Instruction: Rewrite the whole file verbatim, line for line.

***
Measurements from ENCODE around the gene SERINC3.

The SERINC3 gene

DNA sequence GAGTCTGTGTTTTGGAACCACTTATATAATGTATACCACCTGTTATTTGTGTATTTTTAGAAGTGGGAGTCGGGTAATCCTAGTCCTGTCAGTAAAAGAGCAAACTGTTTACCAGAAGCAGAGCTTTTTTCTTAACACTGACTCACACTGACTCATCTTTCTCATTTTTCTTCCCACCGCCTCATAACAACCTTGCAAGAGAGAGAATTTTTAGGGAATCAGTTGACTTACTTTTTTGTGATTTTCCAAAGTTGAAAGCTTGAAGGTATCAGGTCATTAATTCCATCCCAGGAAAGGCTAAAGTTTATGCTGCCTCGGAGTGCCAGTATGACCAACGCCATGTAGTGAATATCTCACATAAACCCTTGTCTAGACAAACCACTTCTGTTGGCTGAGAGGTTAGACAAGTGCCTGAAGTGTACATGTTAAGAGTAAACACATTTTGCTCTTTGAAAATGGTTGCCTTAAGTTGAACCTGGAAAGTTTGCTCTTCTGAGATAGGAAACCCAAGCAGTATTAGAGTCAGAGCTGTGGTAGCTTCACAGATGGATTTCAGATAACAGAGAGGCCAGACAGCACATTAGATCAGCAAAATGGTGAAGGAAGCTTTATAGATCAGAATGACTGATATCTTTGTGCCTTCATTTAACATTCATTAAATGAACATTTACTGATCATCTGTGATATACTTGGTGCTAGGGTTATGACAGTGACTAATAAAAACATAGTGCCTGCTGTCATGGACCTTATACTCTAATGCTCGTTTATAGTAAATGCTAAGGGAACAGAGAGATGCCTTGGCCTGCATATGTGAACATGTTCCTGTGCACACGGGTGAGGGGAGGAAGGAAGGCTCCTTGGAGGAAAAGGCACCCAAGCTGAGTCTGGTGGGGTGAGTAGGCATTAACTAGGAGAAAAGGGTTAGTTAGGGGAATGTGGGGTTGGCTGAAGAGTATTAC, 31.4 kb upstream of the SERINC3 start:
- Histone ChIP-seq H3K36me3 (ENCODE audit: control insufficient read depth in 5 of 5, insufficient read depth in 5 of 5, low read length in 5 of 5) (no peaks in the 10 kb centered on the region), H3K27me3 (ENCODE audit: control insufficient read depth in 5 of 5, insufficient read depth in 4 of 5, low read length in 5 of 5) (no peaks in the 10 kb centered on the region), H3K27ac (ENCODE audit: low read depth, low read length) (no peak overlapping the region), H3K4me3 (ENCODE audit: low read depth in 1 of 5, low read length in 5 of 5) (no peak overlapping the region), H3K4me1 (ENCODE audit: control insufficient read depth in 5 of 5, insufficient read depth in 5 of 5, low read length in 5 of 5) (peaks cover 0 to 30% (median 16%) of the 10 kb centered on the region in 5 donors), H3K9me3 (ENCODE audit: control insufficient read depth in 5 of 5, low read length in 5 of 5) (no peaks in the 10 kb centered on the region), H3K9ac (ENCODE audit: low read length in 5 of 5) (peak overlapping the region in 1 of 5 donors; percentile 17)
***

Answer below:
Measurements from ENCODE around the gene SERINC3.

The SERINC3 gene

DNA sequence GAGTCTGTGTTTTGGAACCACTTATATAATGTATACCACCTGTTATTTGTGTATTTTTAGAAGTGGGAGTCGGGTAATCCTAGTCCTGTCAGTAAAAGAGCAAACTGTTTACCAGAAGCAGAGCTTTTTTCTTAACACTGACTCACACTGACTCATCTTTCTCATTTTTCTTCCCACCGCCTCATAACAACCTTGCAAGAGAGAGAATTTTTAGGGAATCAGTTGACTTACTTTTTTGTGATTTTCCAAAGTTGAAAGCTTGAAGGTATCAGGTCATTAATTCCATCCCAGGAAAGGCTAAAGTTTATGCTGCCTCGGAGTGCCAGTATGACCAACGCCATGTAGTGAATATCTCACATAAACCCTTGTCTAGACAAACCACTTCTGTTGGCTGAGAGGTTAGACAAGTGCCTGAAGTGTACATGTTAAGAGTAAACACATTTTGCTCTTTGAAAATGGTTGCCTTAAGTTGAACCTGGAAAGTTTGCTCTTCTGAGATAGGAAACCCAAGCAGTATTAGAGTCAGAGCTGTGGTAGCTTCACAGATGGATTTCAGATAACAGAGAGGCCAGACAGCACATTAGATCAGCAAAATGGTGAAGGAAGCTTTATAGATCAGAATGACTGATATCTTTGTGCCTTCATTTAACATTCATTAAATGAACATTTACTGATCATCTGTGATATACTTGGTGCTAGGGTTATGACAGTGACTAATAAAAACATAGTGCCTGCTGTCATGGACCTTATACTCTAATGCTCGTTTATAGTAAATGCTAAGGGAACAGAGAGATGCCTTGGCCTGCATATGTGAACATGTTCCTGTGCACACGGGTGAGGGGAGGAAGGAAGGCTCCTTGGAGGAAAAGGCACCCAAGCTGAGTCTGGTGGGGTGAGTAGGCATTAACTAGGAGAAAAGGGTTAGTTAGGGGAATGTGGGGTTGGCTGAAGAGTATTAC, 31.4 kb upstream of the SERINC3 start:
- Histone ChIP-seq H3K36me3 (ENCODE audit: control insufficient read depth in 5 of 5, insufficient read depth in 5 of 5, low read length in 5 of 5) (no peaks in the 10 kb centered on the region), H3K27me3 (ENCODE audit: control insufficient read depth in 5 of 5, insufficient read depth in 4 of 5, low read length in 5 of 5) (no peaks in the 10 kb centered on the region), H3K27ac (ENCODE audit: low read depth, low read length) (no peak overlapping the region), H3K4me3 (ENCODE audit: low read depth in 1 of 5, low read length in 5 of 5) (no peak overlapping the region), H3K4me1 (ENCODE audit: control insufficient read depth in 5 of 5, insufficient read depth in 5 of 5, low read length in 5 of 5) (peaks cover 0 to 30% (median 16%) of the 10 kb centered on the region in 5 donors), H3K9me3 (ENCODE audit: control insufficient read depth in 5 of 5, low read length in 5 of 5) (no peaks in the 10 kb centered on the region), H3K9ac (ENCODE audit: low read length in 5 of 5) (peak overlapping the region in 1 of 5 donors; percentile 17)